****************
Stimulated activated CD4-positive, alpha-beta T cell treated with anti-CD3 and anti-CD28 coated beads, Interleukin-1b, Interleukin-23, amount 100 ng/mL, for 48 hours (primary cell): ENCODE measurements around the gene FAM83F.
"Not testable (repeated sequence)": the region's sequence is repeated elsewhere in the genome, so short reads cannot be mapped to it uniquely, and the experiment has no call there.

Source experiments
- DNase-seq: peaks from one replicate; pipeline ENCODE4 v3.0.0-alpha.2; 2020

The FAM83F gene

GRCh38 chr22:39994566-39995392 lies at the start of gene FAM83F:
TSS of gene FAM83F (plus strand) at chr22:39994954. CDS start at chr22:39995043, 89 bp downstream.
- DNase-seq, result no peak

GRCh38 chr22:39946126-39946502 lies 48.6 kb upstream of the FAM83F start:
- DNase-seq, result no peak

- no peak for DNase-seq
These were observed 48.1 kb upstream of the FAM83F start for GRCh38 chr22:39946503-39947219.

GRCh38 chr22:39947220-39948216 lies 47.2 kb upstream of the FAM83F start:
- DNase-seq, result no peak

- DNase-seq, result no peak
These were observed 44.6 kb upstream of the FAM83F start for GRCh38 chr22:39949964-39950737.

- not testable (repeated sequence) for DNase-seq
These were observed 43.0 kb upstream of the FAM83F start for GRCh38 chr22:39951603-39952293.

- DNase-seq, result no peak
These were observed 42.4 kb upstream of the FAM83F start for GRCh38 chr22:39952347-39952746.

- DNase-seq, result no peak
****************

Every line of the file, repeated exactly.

Stimulated activated CD4-positive, alpha-beta T cell treated with anti-CD3 and anti-CD28 coated beads, Interleukin-1b, Interleukin-23, amount 100 ng/mL, for 48 hours (primary cell): ENCODE measurements around the gene FAM83F.
"Not testable (repeated sequence)": the region's sequence is repeated elsewhere in the genome, so short reads cannot be mapped to it uniquely, and the experiment has no call there.

Source experiments
- DNase-seq: peaks from one replicate; pipeline ENCODE4 v3.0.0-alpha.2; 2020

The FAM83F gene

GRCh38 chr22:39994566-39995392 lies at the start of gene FAM83F:
TSS of gene FAM83F (plus strand) at chr22:39994954. CDS start at chr22:39995043, 89 bp downstream.
- DNase-seq, result no peak

GRCh38 chr22:39946126-39946502 lies 48.6 kb upstream of the FAM83F start:
- DNase-seq, result no peak

- no peak for DNase-seq
These were observed 48.1 kb upstream of the FAM83F start for GRCh38 chr22:39946503-39947219.

GRCh38 chr22:39947220-39948216 lies 47.2 kb upstream of the FAM83F start:
- DNase-seq, result no peak

- DNase-seq, result no peak
These were observed 44.6 kb upstream of the FAM83F start for GRCh38 chr22:39949964-39950737.

- not testable (repeated sequence) for DNase-seq
These were observed 43.0 kb upstream of the FAM83F start for GRCh38 chr22:39951603-39952293.

- DNase-seq, result no peak
These were observed 42.4 kb upstream of the FAM83F start for GRCh38 chr22:39952347-39952746.

- DNase-seq, result no peak